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Mark Solon

Managing Director & Solicitor, Wilmington

Getting unhappy experts out of bed

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Getting unhappy experts out of bed

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Expert witness work is no longer a risk-free activity, writes Mark Solon; experts and solicitors alike must be aware of the necessary due diligence to undertake and the potential consequences of giving evidence that is found wanting

Experts must be feeling that it's not
worth coming out from under the duvet because of developments over the past two or three years. They must be reminiscing about the old days of fees determined by the length of a piece of string and timetables that could be changed. Experts are now liable in negligence and for breach of contract, following the decision in Jones v Kaney [2011] UKSC 13, and fees in publicly funded cases are now capped. Perhaps experts should stick with the day job.

What can instructing solicitors do to help?
Let's start with the contractual position. A client instructs a solicitor to conduct litigation on their behalf, and if an issue arises requiring expert opinion evidence, the solicitor will generally contract with an appropriate expert and charge for the fee as a disbursement, which will eventually be paid by the client or through legal aid.

Instructing an expert is no longer a risk-free activity. The Jones decision may well have implications for the relationship between solicitor and expert. Clearly, the solicitor will want to avoid liability for any inadequacies of the expert, so must be more careful in the proper selection of the expert in the first place. There must be due diligence to ensure the expert has the experience and qualifications appropriate to the issues in dispute. References should be taken and the expert must have been properly trained, particularly in the mandatory knowledge of the court protocols and so on.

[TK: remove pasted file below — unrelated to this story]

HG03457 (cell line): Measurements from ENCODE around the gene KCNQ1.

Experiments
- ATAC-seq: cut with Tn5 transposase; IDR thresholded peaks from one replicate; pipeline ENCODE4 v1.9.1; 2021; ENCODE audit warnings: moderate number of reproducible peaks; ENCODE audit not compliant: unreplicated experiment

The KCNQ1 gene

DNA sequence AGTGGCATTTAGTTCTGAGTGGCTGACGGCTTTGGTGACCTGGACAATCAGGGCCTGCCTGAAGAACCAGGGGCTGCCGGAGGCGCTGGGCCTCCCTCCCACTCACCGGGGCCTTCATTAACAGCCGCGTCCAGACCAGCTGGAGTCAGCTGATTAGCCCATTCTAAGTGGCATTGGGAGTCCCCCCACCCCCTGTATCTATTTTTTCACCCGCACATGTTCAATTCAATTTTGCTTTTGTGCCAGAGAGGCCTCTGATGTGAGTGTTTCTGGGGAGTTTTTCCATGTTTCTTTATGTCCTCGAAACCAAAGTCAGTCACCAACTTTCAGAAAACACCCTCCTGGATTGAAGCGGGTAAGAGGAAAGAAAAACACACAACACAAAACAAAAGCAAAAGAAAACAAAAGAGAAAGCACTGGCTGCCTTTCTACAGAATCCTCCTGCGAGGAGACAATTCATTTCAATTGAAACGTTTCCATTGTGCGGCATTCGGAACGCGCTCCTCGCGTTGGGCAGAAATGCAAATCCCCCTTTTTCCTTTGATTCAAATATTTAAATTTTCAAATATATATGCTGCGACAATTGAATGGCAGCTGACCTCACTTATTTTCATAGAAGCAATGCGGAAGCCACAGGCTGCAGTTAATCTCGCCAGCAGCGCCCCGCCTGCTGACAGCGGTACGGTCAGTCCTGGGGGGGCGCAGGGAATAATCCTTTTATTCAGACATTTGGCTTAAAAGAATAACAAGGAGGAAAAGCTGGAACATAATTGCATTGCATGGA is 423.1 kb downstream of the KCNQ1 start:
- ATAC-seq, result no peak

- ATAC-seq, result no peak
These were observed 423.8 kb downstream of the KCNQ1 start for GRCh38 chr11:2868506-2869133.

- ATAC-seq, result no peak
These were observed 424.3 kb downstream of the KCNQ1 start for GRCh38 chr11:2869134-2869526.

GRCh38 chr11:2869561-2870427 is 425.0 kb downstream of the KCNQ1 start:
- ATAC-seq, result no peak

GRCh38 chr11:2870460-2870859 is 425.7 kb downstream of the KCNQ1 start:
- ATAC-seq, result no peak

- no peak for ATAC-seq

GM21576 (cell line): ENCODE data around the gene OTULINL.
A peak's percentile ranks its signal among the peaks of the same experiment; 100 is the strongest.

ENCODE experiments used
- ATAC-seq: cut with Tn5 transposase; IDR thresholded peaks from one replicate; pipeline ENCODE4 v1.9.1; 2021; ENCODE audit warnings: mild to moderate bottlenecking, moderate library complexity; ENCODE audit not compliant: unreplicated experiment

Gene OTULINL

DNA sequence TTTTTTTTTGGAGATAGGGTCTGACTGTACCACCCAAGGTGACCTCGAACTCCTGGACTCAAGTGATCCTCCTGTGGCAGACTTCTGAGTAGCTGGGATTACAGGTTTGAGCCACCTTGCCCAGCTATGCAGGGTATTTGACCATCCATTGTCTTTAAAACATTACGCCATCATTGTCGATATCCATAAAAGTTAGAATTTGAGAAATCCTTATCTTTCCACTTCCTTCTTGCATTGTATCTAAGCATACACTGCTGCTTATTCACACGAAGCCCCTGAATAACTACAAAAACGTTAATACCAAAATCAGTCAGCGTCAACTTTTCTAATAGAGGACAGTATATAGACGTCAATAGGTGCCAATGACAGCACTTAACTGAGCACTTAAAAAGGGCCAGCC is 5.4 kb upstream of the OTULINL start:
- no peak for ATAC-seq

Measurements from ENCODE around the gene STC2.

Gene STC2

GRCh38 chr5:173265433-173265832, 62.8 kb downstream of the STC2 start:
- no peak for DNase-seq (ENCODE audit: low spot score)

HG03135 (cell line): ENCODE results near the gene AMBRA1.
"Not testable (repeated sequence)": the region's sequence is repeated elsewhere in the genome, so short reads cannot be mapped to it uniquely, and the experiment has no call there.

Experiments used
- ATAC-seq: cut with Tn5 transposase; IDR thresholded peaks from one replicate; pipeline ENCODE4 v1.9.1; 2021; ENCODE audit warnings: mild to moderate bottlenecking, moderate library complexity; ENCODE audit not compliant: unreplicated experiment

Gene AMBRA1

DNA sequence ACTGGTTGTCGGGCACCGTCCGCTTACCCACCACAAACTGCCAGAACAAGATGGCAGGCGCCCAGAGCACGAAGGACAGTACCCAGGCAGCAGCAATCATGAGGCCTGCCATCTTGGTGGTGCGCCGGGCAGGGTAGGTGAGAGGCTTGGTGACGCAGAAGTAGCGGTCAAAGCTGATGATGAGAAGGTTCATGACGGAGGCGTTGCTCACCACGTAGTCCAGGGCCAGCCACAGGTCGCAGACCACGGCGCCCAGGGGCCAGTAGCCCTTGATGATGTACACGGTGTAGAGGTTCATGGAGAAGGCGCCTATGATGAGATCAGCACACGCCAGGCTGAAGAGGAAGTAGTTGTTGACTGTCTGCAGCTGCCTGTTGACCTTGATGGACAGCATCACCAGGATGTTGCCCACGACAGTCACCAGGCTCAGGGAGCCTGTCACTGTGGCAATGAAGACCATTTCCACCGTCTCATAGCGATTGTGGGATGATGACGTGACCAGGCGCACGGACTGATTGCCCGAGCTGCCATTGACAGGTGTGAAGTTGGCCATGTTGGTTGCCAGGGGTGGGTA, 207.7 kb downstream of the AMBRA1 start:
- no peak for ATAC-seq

The expert must be properly instructed to avoid any counterclaim and the terms and conditions of engagement should anticipate problems, as the decision includes breach of contract as well as negligence. The expert should produce evidence of insurance to show cover for both negligence and breach of contract.

As part of the legal aid reform programme, the Legal Services Commission, now the Legal Aid Agency (LAA), introduced maximum rates for certain types of expert witness. The LAA has the power to increase the fixed fees if it considers it reasonable due to exceptional circumstances.
This would include where the expert's evidence is key to the client's case and either:

  • The complexity of the material is such that
    an expert with a high level of seniority is required; or

  • The material is of such a specialised and unusual nature that only very few experts are available to provide the necessary evidence.

In other words, not in most cases. Payments on account for experts fees will be rejected if they exceed the specified rate, unless a prior authority has been granted showing that the case is exceptional. 

Shaken baby cases

It now not uncommon for experts to go before professional bodies if there are problems with the opinions they have expressed. For example, Dr Waney Squier was recently struck off the General Medical Council (GMC) register for her conduct as an expert witness in shaken baby cases. Many experts must be wondering if it is worth doing the work, as the potential consequences of giving evidence that is found wanting can be catastrophic.

The tribunal found that Squier 'deliberately and dishonestly misled the courts by putting forward theories insufficiently founded upon the evidence, by giving evidence outside [her] own field of expertise, and by misquoting research and literature so that it appeared to support [her] opinion when it did not.'

Her supporters, such as human rights lawyer Clive Stafford Smith and barrister Michael Mansfield QC, argue that she was struck off for challenging the theory of shaken baby syndrome, and claim that this case will have a serious adverse effect on the administration of justice and lead to an increase in wrongful convictions of carers.